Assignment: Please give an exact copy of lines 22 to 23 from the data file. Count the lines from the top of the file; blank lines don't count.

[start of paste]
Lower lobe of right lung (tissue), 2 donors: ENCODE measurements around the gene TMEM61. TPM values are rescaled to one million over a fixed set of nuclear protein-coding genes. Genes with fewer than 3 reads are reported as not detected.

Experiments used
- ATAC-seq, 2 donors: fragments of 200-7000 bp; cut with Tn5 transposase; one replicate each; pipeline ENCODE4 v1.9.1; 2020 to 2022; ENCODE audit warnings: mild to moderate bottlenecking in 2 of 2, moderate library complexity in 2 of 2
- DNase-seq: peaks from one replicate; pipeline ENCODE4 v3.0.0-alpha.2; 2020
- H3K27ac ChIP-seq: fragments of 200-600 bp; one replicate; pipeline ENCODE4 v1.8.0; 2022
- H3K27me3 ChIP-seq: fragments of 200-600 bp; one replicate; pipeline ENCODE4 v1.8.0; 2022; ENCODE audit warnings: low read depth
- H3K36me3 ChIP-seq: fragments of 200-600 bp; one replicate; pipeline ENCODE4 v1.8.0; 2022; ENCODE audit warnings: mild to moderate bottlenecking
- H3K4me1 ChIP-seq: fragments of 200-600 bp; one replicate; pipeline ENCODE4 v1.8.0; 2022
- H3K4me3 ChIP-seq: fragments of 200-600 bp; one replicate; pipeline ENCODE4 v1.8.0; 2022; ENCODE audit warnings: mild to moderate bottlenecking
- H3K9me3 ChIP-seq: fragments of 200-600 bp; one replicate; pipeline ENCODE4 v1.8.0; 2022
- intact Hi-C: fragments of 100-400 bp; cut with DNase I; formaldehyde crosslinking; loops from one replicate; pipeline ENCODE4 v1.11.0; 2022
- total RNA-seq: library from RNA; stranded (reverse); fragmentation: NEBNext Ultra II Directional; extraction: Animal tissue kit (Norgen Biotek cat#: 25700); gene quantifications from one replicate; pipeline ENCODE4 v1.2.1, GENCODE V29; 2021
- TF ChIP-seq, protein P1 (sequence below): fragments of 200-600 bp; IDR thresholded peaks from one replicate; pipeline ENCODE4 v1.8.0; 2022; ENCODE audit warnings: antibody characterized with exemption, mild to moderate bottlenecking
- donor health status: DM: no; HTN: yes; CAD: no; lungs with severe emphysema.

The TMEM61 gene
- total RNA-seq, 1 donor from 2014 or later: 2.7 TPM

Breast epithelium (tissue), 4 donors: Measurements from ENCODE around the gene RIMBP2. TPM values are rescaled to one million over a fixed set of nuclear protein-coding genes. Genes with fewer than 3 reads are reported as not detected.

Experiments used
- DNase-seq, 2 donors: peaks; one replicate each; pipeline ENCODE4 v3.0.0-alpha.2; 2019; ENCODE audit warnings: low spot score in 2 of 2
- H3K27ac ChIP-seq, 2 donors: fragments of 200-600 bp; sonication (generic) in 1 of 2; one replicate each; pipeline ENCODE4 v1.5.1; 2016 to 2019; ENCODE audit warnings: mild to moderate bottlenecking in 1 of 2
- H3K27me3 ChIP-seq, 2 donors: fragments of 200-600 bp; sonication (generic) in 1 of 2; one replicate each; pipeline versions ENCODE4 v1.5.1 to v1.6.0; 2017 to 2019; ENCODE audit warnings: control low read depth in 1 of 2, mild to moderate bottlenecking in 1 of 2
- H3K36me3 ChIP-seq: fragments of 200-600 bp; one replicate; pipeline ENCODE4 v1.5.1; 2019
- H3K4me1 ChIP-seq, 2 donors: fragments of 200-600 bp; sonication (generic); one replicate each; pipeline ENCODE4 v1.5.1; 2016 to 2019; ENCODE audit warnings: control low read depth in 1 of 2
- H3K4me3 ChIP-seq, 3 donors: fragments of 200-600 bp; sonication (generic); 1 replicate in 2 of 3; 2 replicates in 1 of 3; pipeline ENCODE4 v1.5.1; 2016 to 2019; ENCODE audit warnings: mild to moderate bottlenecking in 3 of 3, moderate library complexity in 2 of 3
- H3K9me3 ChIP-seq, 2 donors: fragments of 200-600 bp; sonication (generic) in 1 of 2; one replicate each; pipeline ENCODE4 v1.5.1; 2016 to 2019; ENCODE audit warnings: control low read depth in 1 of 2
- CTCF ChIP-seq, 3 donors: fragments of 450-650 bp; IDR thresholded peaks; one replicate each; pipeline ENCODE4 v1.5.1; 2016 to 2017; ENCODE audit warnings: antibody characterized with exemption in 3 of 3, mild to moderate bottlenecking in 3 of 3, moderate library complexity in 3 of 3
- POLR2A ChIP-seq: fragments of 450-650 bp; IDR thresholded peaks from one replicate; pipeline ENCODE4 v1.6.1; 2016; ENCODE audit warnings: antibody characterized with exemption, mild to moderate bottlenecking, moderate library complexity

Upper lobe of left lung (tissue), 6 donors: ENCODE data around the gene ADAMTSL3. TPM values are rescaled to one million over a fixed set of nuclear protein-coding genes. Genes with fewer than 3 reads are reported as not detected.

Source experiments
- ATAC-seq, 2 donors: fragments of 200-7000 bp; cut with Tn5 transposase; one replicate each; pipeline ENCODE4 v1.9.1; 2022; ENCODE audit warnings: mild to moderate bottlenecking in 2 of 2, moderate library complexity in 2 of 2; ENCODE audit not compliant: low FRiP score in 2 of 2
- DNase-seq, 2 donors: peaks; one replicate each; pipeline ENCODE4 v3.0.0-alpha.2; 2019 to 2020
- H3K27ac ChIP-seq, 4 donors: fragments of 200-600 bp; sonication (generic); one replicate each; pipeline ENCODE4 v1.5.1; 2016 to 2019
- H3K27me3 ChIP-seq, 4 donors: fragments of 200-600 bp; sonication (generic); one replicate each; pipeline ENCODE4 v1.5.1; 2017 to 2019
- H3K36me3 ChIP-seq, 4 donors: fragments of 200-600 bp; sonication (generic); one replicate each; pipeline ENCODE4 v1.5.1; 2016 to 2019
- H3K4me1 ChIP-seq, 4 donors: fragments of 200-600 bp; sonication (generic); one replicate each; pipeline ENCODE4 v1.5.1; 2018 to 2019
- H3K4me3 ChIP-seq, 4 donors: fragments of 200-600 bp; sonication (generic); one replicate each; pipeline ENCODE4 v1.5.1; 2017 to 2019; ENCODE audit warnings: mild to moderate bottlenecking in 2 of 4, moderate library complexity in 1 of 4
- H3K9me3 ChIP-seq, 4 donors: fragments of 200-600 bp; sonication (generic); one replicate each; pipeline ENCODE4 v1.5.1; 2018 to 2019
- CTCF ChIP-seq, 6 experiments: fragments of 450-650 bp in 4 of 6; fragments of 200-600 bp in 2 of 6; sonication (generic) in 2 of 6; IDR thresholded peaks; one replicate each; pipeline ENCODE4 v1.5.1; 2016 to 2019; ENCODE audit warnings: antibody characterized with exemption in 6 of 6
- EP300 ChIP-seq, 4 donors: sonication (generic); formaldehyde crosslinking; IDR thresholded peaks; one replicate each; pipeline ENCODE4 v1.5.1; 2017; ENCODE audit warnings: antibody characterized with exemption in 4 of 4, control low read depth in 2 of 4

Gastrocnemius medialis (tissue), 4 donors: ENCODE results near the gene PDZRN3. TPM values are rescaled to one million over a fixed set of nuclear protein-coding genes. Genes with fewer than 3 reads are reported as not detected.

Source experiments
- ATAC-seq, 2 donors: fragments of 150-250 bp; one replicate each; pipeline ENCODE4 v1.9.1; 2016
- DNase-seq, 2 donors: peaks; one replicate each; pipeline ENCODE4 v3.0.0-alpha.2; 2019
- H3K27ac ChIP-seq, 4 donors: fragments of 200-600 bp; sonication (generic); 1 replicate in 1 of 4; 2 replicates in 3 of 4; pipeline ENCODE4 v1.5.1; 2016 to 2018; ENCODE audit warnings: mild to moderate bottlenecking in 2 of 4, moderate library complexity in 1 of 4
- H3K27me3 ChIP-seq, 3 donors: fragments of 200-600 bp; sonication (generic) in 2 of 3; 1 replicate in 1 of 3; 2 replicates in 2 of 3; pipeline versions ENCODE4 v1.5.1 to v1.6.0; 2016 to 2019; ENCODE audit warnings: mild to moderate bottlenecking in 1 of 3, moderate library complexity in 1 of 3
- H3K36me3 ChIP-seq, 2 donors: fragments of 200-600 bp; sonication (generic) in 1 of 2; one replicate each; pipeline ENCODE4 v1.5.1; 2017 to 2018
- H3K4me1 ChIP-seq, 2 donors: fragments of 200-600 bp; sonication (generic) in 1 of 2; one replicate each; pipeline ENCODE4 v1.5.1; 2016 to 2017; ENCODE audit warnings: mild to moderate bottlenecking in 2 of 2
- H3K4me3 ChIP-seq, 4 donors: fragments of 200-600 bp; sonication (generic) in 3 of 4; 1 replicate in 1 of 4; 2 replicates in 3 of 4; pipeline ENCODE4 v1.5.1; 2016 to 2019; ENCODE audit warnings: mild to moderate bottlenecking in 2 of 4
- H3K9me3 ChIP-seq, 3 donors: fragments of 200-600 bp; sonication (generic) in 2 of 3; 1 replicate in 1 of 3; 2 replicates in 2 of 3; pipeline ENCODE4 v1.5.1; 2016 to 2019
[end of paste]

- H3K36me3 ChIP-seq: fragments of 200-600 bp; one replicate; pipeline ENCODE4 v1.5.1; 2019
- H3K4me1 ChIP-seq, 2 donors: fragments of 200-600 bp; sonication (generic); one replicate each; pipeline ENCODE4 v1.5.1; 2016 to 2019; ENCODE audit warnings: control low read depth in 1 of 2